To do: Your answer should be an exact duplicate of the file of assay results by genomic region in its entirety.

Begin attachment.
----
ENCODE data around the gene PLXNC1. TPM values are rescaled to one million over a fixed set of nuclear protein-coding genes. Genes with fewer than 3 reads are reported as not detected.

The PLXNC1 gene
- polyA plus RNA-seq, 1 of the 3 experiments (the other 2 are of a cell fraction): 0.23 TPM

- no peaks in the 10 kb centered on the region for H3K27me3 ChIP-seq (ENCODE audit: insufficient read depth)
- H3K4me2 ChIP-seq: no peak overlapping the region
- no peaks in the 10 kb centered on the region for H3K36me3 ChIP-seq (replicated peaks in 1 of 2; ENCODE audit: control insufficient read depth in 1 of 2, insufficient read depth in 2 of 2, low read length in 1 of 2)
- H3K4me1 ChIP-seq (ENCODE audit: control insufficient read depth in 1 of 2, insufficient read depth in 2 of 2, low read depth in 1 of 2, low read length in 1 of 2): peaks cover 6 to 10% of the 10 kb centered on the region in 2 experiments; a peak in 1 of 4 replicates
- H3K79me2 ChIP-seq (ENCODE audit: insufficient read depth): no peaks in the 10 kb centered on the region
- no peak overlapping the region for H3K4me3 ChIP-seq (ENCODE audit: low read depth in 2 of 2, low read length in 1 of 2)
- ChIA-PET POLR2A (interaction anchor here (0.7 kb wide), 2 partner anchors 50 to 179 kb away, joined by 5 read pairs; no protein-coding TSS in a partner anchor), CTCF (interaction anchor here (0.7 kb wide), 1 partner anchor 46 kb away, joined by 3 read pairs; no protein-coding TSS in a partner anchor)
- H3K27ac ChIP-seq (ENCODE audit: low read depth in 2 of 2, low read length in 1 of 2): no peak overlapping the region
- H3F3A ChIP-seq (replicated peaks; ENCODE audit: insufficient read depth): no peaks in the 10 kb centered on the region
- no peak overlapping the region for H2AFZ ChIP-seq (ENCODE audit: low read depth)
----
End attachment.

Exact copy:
ENCODE data around the gene PLXNC1. TPM values are rescaled to one million over a fixed set of nuclear protein-coding genes. Genes with fewer than 3 reads are reported as not detected.

The PLXNC1 gene
- polyA plus RNA-seq, 1 of the 3 experiments (the other 2 are of a cell fraction): 0.23 TPM

- no peaks in the 10 kb centered on the region for H3K27me3 ChIP-seq (ENCODE audit: insufficient read depth)
- H3K4me2 ChIP-seq: no peak overlapping the region
- no peaks in the 10 kb centered on the region for H3K36me3 ChIP-seq (replicated peaks in 1 of 2; ENCODE audit: control insufficient read depth in 1 of 2, insufficient read depth in 2 of 2, low read length in 1 of 2)
- H3K4me1 ChIP-seq (ENCODE audit: control insufficient read depth in 1 of 2, insufficient read depth in 2 of 2, low read depth in 1 of 2, low read length in 1 of 2): peaks cover 6 to 10% of the 10 kb centered on the region in 2 experiments; a peak in 1 of 4 replicates
- H3K79me2 ChIP-seq (ENCODE audit: insufficient read depth): no peaks in the 10 kb centered on the region
- no peak overlapping the region for H3K4me3 ChIP-seq (ENCODE audit: low read depth in 2 of 2, low read length in 1 of 2)
- ChIA-PET POLR2A (interaction anchor here (0.7 kb wide), 2 partner anchors 50 to 179 kb away, joined by 5 read pairs; no protein-coding TSS in a partner anchor), CTCF (interaction anchor here (0.7 kb wide), 1 partner anchor 46 kb away, joined by 3 read pairs; no protein-coding TSS in a partner anchor)
- H3K27ac ChIP-seq (ENCODE audit: low read depth in 2 of 2, low read length in 1 of 2): no peak overlapping the region
- H3F3A ChIP-seq (replicated peaks; ENCODE audit: insufficient read depth): no peaks in the 10 kb centered on the region
- no peak overlapping the region for H2AFZ ChIP-seq (ENCODE audit: low read depth)